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Analysis: Democratic divides sharpen even as Biden's Covid-19 relief package moves forward

March 6, 2021. Summarized by summa-bot.

Compression ratio: 20.1%. 2 min read.

The honeymoon is over for President Joe Biden and Senate Democrats, whose unified front has been thrown into doubt during the final stages of negotiations on the White House's $1.9 trillion Covid-19 relief bill.

The party's fragile internal peace, which Biden and his team have tended to with great care since he won the Democratic nomination last year, suffered a double blow over the past 24 hours, as moderates clashed with progressives on the Senate floor, placing the White House's big-ticket "American Rescue Plan" in legislative purgatory on the eve of its expected passage.

Though still likely to succeed on a party-line vote, the shape and scope of the bill remained an open question overnight, as West Virginia Sen. Joe Manchin, a Democrat, voted for a Republican amendment that would pare back jobless benefits further than what Democrats believed, earlier in the day, had been a compromise with support throughout their ranks.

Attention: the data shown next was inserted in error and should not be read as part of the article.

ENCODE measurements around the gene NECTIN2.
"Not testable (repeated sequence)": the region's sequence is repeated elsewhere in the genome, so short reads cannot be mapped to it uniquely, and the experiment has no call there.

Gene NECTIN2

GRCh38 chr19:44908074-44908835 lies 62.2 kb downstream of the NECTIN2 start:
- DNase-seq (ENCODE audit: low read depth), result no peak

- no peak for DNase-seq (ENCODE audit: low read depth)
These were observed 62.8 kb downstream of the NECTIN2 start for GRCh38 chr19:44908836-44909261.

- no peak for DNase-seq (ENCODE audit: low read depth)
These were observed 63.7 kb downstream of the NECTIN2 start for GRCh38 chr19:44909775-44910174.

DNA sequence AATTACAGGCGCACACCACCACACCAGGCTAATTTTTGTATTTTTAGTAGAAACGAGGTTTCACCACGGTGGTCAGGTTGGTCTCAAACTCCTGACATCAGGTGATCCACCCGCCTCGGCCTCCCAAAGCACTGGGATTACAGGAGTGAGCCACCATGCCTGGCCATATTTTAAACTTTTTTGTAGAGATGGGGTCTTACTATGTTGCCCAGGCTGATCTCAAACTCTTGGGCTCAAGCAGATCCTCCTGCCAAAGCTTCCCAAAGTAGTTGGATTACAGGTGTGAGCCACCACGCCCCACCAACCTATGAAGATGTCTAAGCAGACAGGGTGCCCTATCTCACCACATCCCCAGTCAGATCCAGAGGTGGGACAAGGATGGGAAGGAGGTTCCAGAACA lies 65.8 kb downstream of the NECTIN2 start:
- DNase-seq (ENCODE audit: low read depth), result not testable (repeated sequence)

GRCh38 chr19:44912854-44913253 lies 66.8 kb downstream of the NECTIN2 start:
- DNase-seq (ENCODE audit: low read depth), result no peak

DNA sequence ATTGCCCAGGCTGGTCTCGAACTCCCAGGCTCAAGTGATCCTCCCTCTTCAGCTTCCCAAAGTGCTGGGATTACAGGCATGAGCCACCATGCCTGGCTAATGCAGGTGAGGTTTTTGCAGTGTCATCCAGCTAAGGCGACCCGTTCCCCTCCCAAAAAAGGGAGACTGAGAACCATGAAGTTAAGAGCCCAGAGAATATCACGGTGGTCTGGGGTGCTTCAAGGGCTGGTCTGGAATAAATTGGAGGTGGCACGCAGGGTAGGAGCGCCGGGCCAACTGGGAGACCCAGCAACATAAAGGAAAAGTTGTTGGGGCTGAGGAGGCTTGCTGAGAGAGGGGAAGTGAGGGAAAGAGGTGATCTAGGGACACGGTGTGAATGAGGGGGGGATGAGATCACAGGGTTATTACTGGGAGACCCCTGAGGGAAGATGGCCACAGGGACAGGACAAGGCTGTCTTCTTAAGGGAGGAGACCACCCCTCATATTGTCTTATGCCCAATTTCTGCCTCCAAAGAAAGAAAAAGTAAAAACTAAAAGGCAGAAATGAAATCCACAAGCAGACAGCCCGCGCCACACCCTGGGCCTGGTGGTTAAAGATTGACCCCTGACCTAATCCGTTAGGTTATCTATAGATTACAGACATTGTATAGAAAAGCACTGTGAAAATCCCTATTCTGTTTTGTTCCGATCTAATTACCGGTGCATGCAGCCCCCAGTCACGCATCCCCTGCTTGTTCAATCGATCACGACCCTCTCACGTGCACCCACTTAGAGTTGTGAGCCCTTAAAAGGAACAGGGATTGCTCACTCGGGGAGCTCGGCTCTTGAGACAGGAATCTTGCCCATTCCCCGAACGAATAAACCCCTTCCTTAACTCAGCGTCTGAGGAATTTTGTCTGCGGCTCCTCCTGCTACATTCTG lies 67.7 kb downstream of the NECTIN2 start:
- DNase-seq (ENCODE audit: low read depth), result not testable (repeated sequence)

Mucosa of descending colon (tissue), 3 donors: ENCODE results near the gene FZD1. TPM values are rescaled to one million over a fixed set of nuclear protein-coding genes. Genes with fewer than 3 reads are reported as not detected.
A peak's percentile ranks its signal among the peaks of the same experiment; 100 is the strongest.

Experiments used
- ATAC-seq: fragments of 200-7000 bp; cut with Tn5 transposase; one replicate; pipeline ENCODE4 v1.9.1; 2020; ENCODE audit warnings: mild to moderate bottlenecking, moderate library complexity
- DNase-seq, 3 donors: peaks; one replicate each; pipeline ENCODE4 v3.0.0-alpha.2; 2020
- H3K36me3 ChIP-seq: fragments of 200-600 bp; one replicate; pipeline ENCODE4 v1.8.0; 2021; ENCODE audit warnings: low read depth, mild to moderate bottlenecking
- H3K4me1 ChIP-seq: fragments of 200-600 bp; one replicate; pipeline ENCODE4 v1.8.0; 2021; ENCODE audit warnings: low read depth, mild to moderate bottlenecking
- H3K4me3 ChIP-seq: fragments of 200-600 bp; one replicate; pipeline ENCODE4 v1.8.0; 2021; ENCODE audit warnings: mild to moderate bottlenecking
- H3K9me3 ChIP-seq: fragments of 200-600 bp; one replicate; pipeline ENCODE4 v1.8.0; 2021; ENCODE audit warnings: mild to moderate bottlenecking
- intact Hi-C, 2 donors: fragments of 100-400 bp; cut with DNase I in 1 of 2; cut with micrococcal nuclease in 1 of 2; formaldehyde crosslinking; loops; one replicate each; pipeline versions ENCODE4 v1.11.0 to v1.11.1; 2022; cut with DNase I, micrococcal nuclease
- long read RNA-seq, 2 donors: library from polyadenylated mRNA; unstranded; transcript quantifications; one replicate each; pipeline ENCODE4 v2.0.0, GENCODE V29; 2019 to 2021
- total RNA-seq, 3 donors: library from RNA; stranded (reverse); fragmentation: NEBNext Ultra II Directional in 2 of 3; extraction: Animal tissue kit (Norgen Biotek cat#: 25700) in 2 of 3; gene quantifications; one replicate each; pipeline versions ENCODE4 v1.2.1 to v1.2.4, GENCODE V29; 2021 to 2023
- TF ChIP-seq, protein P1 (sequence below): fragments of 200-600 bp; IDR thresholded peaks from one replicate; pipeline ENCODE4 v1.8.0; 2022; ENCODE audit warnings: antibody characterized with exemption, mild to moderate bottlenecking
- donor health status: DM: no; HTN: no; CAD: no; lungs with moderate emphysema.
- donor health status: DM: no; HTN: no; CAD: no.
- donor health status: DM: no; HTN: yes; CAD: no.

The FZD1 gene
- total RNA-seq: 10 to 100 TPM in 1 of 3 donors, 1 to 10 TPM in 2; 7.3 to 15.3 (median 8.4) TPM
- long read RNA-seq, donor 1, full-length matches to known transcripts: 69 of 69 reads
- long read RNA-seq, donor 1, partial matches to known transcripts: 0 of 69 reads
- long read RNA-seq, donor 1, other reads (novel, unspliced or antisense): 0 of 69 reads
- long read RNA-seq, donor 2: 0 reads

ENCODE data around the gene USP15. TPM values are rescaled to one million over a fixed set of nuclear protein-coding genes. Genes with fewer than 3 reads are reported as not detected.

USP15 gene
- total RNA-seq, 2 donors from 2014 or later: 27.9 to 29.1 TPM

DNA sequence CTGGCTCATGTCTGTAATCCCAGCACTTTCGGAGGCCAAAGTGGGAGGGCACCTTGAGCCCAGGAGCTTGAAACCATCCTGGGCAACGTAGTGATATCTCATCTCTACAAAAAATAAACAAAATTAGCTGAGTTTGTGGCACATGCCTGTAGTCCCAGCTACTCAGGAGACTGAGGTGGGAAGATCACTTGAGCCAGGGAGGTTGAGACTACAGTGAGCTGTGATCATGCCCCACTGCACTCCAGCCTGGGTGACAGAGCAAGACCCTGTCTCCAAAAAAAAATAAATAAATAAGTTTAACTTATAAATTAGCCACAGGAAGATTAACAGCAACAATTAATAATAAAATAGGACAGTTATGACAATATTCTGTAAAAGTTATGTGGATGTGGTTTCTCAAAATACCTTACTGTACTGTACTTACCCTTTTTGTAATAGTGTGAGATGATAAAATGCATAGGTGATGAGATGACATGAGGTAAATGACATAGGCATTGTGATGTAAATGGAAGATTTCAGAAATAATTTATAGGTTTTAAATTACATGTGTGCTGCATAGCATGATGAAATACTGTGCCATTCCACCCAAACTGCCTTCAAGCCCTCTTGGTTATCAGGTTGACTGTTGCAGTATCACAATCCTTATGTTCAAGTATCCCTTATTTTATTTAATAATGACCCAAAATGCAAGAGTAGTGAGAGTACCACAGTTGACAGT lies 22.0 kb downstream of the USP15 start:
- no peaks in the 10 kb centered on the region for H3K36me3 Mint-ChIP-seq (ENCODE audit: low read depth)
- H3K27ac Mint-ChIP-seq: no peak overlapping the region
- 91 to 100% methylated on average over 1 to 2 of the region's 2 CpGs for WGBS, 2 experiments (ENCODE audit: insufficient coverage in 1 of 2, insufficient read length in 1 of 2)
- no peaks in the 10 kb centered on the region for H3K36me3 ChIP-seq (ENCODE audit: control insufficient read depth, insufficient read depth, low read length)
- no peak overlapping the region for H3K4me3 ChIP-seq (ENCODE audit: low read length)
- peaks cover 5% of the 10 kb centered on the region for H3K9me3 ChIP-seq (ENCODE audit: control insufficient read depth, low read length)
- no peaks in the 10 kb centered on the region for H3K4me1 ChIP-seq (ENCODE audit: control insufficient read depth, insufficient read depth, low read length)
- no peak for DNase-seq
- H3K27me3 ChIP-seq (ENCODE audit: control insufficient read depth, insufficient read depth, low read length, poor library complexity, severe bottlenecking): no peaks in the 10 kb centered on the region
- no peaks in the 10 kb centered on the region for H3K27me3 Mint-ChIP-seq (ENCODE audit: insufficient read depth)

The clashes underscored abiding divisions within the party, exposed the fragility of its narrow Senate majority and foreshadowed more visceral fights to come, like the brewing clash over a comprehensive new voting rights and election integrity bill passed this week in the House -- the kind of legislation that will require all 50 Senate Democrats to get on board along with ten Republicans.

As Democrats moved closer toward the current legislation's passage, the Senate late on Friday began a process known, colloquially, as a vote-a-rama, which allows lawmakers from both parties to offer up amendments, usually as a means of trolling the other side or putting their rivals on the spot over contentious, though unrelated, issues.

Sinema in a statement after her vote insisted she was open to an increase in the minimum wage, but not through the reconciliation process Senate Democrats are using to move Biden's Covid relief bill.

"Senators in both parties have shown support for raising the federal minimum wage and the Senate should hold an open debate and amendment process on raising the minimum wage, separate from the COVID-focused reconciliation bill," the Arizona Democrat said.

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